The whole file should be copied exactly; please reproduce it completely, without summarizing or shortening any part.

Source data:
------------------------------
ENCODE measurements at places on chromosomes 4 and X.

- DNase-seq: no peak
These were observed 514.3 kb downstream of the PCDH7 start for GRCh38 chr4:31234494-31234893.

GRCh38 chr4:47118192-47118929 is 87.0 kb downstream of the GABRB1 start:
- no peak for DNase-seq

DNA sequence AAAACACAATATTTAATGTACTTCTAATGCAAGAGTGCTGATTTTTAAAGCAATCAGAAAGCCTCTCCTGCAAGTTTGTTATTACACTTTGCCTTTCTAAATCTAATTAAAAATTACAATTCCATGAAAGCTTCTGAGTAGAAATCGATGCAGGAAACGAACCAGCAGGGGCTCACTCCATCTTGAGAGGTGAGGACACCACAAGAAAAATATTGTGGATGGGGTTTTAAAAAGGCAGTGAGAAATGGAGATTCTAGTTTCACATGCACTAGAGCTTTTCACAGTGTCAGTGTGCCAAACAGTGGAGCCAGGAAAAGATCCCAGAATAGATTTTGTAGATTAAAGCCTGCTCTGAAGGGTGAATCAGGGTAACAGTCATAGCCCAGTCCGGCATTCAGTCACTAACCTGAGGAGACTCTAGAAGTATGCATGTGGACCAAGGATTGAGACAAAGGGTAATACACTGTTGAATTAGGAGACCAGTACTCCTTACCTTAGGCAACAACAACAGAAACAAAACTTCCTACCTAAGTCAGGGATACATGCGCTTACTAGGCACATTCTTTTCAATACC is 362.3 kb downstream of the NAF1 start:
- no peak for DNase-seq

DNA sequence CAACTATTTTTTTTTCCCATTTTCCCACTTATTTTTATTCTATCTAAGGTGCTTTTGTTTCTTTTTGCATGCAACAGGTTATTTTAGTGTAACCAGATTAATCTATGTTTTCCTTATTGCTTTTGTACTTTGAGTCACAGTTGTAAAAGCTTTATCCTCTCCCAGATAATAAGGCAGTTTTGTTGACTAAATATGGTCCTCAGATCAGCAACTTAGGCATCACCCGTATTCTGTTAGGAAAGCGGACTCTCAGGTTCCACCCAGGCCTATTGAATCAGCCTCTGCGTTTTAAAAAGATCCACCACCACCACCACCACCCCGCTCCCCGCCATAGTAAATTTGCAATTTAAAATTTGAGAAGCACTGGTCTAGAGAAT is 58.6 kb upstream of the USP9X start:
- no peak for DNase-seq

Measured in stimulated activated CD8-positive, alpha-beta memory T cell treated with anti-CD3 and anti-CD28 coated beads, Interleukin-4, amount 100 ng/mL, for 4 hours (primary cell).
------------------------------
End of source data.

ENCODE measurements at places on chromosomes 4 and X.

- DNase-seq: no peak
These were observed 514.3 kb downstream of the PCDH7 start for GRCh38 chr4:31234494-31234893.

GRCh38 chr4:47118192-47118929 is 87.0 kb downstream of the GABRB1 start:
- no peak for DNase-seq

DNA sequence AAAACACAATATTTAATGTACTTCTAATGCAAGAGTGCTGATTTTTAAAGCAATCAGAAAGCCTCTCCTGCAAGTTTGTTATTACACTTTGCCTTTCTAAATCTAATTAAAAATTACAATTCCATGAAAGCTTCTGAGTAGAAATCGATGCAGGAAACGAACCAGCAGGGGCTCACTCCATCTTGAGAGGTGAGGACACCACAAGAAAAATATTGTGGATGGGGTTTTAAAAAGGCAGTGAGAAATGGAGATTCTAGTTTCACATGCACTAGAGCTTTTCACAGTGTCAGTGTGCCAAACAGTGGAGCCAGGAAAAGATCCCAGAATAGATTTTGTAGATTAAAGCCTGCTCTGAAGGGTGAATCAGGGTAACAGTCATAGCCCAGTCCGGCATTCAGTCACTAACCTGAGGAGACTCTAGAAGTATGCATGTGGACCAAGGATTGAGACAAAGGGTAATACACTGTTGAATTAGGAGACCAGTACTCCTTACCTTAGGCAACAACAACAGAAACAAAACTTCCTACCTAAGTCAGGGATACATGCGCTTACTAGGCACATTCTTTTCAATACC is 362.3 kb downstream of the NAF1 start:
- no peak for DNase-seq

DNA sequence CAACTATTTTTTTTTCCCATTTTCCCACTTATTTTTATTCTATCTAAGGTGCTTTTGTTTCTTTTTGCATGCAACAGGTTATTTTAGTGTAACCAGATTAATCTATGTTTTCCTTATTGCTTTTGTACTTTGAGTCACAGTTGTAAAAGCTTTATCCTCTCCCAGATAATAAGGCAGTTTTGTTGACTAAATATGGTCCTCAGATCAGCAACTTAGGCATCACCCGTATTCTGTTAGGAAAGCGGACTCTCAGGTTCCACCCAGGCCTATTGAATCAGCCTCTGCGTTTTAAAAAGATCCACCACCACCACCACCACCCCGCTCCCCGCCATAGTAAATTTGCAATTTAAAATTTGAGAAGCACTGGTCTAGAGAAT is 58.6 kb upstream of the USP9X start:
- no peak for DNase-seq

Measured in stimulated activated CD8-positive, alpha-beta memory T cell treated with anti-CD3 and anti-CD28 coated beads, Interleukin-4, amount 100 ng/mL, for 4 hours (primary cell).